The Spanish Confederation of Tourist Hotels and Accommodation, or CEHAT, has asked the Government to extend the temporary employment regulation, or ERTE throughout 2021 and exempt them from Social Security contributions, as a result of less than flattering forecasts for the Sector in 2021.
CEHAT, which represents independent hotels, chain hotels, holiday apartments, resorts and camping grounds, insists that additional measures and demand-stimulating programs are needed, such as the return of the IMSERSO program, when a large percentage of seniors are vaccinated as well as the creation of tourist vouchers.
The Government has already extended ERTE for force majeure until May 9 when the current State of Emergency ends and all Tourism sub-Sectors, such as the Hospitality Industry and Campsites are included.
The Confederation points out that given the lack of confidence and air connectivity in the entire international market, there will be no short-term recovery within the Sector.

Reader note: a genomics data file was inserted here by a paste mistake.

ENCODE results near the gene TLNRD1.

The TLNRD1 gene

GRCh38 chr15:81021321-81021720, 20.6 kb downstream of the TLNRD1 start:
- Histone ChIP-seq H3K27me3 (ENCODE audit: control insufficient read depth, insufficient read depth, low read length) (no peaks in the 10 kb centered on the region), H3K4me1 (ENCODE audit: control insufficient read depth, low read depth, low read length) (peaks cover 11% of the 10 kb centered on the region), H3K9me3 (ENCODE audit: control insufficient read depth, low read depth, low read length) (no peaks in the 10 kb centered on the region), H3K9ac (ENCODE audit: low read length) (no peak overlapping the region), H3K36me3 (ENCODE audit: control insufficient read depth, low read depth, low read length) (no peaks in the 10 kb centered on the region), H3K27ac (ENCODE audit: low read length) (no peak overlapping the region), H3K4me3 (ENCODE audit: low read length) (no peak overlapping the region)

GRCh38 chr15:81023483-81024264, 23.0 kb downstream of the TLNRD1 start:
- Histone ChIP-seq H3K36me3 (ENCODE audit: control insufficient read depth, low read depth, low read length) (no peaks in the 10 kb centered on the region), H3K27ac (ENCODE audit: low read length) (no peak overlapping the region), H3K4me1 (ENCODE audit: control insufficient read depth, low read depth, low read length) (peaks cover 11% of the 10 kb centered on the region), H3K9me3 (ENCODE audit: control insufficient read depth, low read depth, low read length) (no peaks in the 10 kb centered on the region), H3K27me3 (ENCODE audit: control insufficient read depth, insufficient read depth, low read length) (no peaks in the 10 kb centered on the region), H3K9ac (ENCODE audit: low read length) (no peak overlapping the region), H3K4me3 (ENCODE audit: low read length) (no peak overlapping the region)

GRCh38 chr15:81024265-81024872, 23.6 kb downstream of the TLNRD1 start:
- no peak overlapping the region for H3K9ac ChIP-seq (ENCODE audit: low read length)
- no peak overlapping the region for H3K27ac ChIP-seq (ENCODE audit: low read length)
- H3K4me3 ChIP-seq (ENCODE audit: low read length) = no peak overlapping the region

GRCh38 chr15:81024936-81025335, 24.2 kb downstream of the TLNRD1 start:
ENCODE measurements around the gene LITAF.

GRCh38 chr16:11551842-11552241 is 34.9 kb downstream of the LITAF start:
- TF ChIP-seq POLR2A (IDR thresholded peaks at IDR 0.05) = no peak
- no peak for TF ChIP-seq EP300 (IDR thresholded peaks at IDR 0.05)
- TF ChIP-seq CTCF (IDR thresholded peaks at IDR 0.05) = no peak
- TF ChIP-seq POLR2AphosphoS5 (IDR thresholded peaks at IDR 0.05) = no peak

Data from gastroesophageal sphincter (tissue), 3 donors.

CEHAT President Jorge Marichal has said that the prospects for 2021 are not good because everything depends on how long the pandemic lasts and that the goal now is to prevent the destruction of companies and think about the workers.
Marichal also objects to paying Social Security contributions when workers are in ERTE, and has accused the Government of discriminating against companies with more than 50 employees, saying they are affected just as much as others and in many cases are experiencing severe cash flow problems, which are forcing them to borrow money.
Marichal stressed that even when activity resumes it won’t be possible to hire the same number of people as in 2019, which was a record year for tourism, so there will have to be flexibility in the clause of maintenance of employment in line with the recovery of demand and the need to incorporate workers.
"We cannot be deluded into thinking that simply having a vaccine will have a champagne bottle effect that will fill tourist accommodation in Spanish destinations," he said.
CEHAT did however offer a glimmer of hope for long-term recovery, predicting that tourists will regain their confidence to travel again once vaccines and pharmaceutical developments have succeeded in treating the virus.